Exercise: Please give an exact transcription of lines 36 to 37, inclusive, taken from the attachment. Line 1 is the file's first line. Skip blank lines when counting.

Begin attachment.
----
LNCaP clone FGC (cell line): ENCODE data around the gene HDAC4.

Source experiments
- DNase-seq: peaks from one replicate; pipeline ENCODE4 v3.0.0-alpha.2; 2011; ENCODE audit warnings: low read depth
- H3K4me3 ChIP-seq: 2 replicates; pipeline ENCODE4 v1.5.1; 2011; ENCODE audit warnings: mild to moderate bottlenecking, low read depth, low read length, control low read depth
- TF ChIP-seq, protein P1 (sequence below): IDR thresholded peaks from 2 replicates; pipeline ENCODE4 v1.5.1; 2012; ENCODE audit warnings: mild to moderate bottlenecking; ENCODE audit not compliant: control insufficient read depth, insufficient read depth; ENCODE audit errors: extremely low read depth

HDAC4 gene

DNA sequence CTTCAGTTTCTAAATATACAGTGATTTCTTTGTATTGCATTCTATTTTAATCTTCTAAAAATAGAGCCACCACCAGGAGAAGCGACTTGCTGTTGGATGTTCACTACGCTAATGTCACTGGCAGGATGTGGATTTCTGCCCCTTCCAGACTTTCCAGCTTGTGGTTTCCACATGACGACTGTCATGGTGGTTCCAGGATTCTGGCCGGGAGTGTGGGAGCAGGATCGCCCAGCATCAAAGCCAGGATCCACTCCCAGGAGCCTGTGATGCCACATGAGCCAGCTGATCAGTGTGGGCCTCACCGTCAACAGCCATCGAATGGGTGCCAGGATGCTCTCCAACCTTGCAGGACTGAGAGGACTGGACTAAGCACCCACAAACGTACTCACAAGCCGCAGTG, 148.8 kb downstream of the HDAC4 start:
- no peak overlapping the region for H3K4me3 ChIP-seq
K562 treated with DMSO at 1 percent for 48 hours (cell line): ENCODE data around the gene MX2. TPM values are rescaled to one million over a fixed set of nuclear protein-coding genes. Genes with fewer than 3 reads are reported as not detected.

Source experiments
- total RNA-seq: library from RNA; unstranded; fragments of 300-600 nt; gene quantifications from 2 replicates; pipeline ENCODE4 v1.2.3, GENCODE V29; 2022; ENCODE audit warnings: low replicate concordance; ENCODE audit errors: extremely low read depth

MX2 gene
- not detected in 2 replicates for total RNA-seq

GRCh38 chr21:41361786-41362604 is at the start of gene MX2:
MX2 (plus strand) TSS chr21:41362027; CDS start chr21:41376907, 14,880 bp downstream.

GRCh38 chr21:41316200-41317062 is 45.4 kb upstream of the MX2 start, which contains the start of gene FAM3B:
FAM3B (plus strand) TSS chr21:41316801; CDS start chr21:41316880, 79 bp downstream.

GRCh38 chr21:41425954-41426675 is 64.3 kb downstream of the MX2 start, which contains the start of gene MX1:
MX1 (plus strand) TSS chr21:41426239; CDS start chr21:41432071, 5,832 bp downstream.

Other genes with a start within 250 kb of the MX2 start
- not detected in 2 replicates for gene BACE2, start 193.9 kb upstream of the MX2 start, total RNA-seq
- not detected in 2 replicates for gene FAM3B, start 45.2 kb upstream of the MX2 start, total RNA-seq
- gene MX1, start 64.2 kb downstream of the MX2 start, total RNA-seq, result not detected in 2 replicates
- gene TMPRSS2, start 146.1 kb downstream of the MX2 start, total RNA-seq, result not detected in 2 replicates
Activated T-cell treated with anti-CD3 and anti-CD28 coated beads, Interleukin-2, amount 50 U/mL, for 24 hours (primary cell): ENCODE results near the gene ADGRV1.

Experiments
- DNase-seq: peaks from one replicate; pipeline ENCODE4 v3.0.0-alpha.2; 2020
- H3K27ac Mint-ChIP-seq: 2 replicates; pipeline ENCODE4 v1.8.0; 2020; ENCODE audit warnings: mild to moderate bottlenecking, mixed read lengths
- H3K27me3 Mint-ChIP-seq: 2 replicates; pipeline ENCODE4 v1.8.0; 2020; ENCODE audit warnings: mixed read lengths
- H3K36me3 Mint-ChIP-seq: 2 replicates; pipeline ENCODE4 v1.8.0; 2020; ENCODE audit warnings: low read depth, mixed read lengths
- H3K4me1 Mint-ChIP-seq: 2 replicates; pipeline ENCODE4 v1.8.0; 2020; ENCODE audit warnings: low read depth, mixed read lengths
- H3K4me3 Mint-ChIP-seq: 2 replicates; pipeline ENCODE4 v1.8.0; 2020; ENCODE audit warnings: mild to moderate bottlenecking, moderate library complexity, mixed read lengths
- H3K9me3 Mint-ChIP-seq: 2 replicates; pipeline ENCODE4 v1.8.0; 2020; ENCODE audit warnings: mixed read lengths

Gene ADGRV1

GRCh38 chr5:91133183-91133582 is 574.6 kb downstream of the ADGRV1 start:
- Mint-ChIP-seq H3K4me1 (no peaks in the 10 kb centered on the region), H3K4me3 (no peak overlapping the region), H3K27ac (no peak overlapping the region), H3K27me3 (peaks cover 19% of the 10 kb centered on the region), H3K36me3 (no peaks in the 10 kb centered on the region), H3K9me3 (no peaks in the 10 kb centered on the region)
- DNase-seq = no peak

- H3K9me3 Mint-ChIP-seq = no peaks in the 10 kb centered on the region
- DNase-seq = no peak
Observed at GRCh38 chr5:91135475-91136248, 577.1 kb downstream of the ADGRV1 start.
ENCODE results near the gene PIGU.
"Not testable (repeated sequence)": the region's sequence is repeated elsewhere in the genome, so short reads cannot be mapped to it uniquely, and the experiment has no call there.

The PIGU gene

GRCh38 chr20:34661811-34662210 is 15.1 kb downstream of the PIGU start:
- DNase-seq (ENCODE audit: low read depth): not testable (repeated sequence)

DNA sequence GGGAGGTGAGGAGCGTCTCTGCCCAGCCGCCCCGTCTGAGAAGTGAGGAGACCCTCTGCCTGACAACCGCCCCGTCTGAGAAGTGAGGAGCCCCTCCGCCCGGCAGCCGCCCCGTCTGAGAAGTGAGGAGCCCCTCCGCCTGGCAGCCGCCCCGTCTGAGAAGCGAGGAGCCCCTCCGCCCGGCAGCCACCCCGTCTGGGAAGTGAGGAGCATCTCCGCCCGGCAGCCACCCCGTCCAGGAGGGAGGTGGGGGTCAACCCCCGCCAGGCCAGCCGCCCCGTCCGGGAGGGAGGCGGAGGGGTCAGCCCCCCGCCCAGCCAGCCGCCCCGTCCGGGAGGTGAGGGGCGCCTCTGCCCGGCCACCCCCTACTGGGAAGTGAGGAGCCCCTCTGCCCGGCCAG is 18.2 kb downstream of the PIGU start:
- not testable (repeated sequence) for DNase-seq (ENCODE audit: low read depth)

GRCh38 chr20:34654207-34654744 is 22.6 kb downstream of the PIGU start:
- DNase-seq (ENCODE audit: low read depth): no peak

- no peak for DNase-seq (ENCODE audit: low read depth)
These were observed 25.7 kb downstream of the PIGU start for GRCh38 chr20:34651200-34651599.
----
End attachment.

- Mint-ChIP-seq H3K4me1 (no peaks in the 10 kb centered on the region), H3K4me3 (no peak overlapping the region), H3K27ac (no peak overlapping the region), H3K27me3 (peaks cover 19% of the 10 kb centered on the region), H3K36me3 (no peaks in the 10 kb centered on the region), H3K9me3 (no peaks in the 10 kb centered on the region)
- DNase-seq = no peak